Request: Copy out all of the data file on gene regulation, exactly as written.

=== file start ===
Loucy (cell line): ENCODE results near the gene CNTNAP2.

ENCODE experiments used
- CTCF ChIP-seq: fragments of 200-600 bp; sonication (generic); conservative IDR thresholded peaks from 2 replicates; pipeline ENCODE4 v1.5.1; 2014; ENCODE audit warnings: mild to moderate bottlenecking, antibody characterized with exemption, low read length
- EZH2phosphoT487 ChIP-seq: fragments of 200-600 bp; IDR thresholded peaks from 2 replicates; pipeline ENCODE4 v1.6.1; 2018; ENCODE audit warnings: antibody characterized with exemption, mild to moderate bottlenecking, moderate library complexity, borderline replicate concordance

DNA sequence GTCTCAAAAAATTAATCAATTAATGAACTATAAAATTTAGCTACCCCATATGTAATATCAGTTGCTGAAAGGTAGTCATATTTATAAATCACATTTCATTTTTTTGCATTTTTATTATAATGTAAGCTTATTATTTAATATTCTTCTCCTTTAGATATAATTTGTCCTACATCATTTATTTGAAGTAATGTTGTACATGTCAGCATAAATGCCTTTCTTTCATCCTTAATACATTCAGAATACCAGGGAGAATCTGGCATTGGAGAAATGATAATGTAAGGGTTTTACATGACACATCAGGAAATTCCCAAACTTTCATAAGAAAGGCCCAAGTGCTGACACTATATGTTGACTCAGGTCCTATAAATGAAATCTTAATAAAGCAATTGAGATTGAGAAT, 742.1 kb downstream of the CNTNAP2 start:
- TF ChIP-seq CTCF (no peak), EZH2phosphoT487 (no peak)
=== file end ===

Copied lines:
Loucy (cell line): ENCODE results near the gene CNTNAP2.

ENCODE experiments used
- CTCF ChIP-seq: fragments of 200-600 bp; sonication (generic); conservative IDR thresholded peaks from 2 replicates; pipeline ENCODE4 v1.5.1; 2014; ENCODE audit warnings: mild to moderate bottlenecking, antibody characterized with exemption, low read length
- EZH2phosphoT487 ChIP-seq: fragments of 200-600 bp; IDR thresholded peaks from 2 replicates; pipeline ENCODE4 v1.6.1; 2018; ENCODE audit warnings: antibody characterized with exemption, mild to moderate bottlenecking, moderate library complexity, borderline replicate concordance

DNA sequence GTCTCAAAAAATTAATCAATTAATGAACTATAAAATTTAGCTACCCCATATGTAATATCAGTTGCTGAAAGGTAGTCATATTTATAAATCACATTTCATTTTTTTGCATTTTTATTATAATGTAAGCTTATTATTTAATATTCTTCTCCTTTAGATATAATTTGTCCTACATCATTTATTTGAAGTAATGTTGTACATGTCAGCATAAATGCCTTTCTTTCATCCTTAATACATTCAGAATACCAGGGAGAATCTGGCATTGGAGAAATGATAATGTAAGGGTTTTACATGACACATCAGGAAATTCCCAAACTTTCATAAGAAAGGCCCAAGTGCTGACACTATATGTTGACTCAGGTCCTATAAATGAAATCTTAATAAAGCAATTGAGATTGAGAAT, 742.1 kb downstream of the CNTNAP2 start:
- TF ChIP-seq CTCF (no peak), EZH2phosphoT487 (no peak)